I completed a BA in English Literature at Cardiff University, and an MA at Queen's University, Belfast. I secured funding from the Department for the Economy for a PhD in 2020. My PhD developed from my MA dissertation ‘A Mixture so Queer’: The Forerunner and the Ideologies of Charlotte Perkins Gilman which ignited an interest in feminist eugenic writing and set the historical context for my future work.
However, my foremost area of research is feminist disability studies as it utilizes the well-developed body of feminist theory as a framework for developing the area of critical disability studies. My own interest in disability comes from a combination of personal experience and working as a campus assistant and note-taker for Ulster University student support services between 2015 and 2019.
The term 'disability' carries a weight of social and medical connotations that do not accurately reflect all of the individuals to which they are applied. It is important to be mindful of this context when using the terms associated with disability and this linguistic complexity underlines a need for further progress in this area.
The working title of my PhD research is 'The Spectre of Disability in American Feminist Eugenic Writing, 1850 - 1945.' This grew from my interest in Feminist Disability Studies as it brings together the emerging field of critical disability studies with intersectional feminism to provide a deeper understanding of disability as a representational system akin to race, gender or sexuality. A re-engagement with historical material from the American eugenics movement is a central focus of this work as the body of literature makes continuous references to national fitness, deficiency, and a dehumanising biologised rhetoric that evokes the categories of disability as a contaminent to society, the white race and the position of women. The language and assumptions of the ability/disability system are continually employed throughout medical evaluations and coercive sterilisation laws of this period and these were unduly applied to women. This thesis will explore the associations made between women and disability through an analysis of this body of literature; by bringing together the journalistic and scholarly efforts of eugenic feminist writers, and by highlighting how these writers inscribed ableism as a focal point of early incarnations of feminist theory.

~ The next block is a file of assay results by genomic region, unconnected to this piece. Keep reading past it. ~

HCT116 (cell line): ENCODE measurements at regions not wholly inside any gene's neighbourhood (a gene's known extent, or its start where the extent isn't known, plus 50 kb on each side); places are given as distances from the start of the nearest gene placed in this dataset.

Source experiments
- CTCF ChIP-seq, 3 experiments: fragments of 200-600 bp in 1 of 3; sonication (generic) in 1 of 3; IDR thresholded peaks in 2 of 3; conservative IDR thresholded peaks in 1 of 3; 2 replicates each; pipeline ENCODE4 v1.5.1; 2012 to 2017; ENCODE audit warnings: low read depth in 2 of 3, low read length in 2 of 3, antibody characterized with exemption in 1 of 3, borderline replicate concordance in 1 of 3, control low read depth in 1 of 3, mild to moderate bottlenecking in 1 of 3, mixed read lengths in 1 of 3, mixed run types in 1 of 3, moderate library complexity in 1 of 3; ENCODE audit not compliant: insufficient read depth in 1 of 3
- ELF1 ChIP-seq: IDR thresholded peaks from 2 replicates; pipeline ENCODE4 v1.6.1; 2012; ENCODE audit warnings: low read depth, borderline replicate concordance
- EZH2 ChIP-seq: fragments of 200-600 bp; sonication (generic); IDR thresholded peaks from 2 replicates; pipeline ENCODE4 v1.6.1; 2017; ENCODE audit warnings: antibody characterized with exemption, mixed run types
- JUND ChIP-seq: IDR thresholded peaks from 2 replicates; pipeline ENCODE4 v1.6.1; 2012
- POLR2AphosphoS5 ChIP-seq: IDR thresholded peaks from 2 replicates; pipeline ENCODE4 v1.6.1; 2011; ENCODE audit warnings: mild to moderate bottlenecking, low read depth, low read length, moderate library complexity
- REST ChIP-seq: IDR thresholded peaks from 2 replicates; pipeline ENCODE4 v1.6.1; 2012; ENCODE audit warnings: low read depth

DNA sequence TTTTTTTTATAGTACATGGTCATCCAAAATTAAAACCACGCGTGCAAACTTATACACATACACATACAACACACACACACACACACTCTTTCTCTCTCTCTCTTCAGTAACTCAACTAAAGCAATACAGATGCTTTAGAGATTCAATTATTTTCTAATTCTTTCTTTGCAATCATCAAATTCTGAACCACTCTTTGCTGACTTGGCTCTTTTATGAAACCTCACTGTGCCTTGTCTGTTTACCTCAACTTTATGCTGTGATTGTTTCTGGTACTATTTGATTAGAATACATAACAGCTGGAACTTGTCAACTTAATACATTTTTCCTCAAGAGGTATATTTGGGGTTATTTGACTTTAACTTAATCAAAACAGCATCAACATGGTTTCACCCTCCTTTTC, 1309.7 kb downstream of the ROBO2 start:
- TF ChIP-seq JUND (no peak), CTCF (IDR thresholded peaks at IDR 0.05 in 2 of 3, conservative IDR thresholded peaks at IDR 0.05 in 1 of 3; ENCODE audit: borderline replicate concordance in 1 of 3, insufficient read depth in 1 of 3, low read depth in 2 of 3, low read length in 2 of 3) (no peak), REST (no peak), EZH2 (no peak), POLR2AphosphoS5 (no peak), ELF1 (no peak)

My key teaching interests are in the areas of first-wave feminism, American eugenic writing and feminist disability studies. However, I am also interested in utopian/dystopian literature, contemporary feminist theory, research methods, children's literature and alternative forms of literature like graphic novels, illustration and film.
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Expertise related to UN SDGs
In 2015, UN member states agreed to 17 global Sustainable Development Goals (SDGs) to end poverty, protect the planet and ensure prosperity for all. This person’s work contributes towards the following SDG(s):